Hit & Run: Sipping in Michelle Obama's footsteps

The Audley pub in London's Mount Street is a curious place for a divine manifestation. With its pink terracotta frontage it resembles a poor man's Harrods. An ancient metallic freize boasts of 'Cask conditioned ales', and a pavement-level placard promises 'The best hand-battered Fish and Chips in W1'. Inside, the carpets are faded, the air smells of cottage pie and plastic tropical flowers surmount the bar. And it's just become London's coolest pub.

For this is where Michelle Obama, Queen Consort of the Leader of the Free World, chose for dinner on Monday night during a two-day flying visit without the President. She arrived in a light patterned frock with a pale blue cardigan, flanked by her children Malia and Sasha (pink and blue dresses) and a stern phalanx of security men (lounge suits). Upstairs, the girls ordered fish 'n' chips with ketchup and mayonnaise, their mother ate a £9.10 sirloin steak and the heavies scoffed burgers. There was, reportedly, no crash of thunder or eruption of lava in the Mayfair area, though some traffic congestion was evident as the Obama cavalcade disappeared into the night.

"We get bookings from the US Embassy all the time," says John Gohery, the Tipperary-born pub manager. "And this was a booking for 25, so we knew something was up. The security people told us who was coming 10 minutes before she arrived. She was very friendly, and the kids seemed at home." In a pub? How cool is that?

The waitresses who served the First Tourists, Adriana Spanova, 25, from Slovakia and Cintia Pinto, 24, from Brazilreported that security men had tried out the chairs to see which was most comfortable. The Obamas were "very friendly, smiling and laughing." But these girls have famous people in there all the time. "Hugh Grant. The man 'oo was James Bond, before the one now. Madonna's 'usband. And Jammy Rockway." Jammy Rockway? "'E ees singer in hat." Oh, Jamiroquai.

So what happens to the Audley, after this mystic visitation? "Obviously we're going to use it to our advantage." says Gohery, "It would be insulting not to. We'll hang up some pictures and describe what she was wearing."

What of the table at which she sat? The chair she sat on? Will they become a shrine? "I'd have to speak to my superiors." Would there be a Michelle Obama Memorial Sirloin on the menu? "That," says Gohery shortly, "would be going a bit far." John Walsh

Top dogs check into the Hilton kennel

Paris Hilton has found herself in the doghouse after posting photos of her pooches' luxury kennel on her Twitter page. Followers' responses range from 'OMG love it!' to lengthier tweets concerning the relative merits of building your miniature dogs a tiny replica of your own house while there are children dying in Africa. Like, whatever.

The plush crib is home to a small chandelier, a mini wardrobe and an elaborate bed, as well as Paris' dogs Marilyn Monroe, Dolce and Harajuku Bitch. Perhaps next on Paris' shopping list is a canine yacht, casino and walk-in clinic. Her spluttering commentary and odious use of smileys on Twitter also reveals that Pomeranian Marilyn likes sleeping on the balcony. What's that? Dogs like sleeping outdoors?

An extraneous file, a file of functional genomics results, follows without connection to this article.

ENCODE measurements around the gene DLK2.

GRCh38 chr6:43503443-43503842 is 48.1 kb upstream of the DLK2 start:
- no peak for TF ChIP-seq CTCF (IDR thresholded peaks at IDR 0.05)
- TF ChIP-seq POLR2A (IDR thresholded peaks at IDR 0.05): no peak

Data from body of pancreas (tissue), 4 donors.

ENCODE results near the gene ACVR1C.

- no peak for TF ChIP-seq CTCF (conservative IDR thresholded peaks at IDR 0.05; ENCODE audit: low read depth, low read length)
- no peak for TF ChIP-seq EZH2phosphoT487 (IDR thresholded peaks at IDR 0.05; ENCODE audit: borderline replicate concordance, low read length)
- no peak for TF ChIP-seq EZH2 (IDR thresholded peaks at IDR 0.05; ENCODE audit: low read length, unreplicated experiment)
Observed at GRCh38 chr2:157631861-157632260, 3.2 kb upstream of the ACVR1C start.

A helpful salesperson at lapetitemason.com, which designed the doggy manions, explains that their customised kennels are always one-offs: "Most people want replicas of their own houses, and they average about £4000." They ship overseas, too, so watch this space. Harriet Walker

Channel 4's greatest hits (and misses)

What are the scenes that linger in the memory after 27 years of Channel 4? Something from GBH, Alan Bleasdale's acclaimed satire of Thatcherite Britain, perhaps? MC Hammer walking out of The Word? Our first introduction to Shameless patriarch Frank Gallagher? Or is it – and this seems more likely – Beth and Margaret's lesbian kiss in Brookside, which in 1993 was the first such clinch to go out before the 9pm watershed, and thus an enduring source of titillation for a generation of young boys and girls?

Well, those memories need linger no longer. Channel 4 has announced that it will soon make 4,000 hours (about 10,000 titles) of archived content available to stream for free from its 4 On Demand website. From July, we'll be able to rewatch not only that kiss, but the "body under the patio" storyline from the frequently controversial soap (axed in 2003).

We'll be able to revisit the opening series of Shameless or of Teachers. We'll be able to chuckle along again to ancient episodes of Drop the Dead Donkey, Father Ted and Da Ali G Show. We'll be able to muse once more on the satirical mastery of Brass Eye, and revisit Russell T Davies' heady coming-out drama Queer as Folk.

The channel's numerous quality American imports, such as Friends (as if we need the internet to rewatch that; we've already got E4, thanks very much), won't be available on the service. But it may not be long before the TV streaming service Hulu – which carries many of those shows in the US – finds a UK partner. Meanwhile, the BBC is hard at work on Project Canvas, a platform that will allow us to watch web-based programmes on our television sets. The DVD boxset needs to watch its back. Tim Walker

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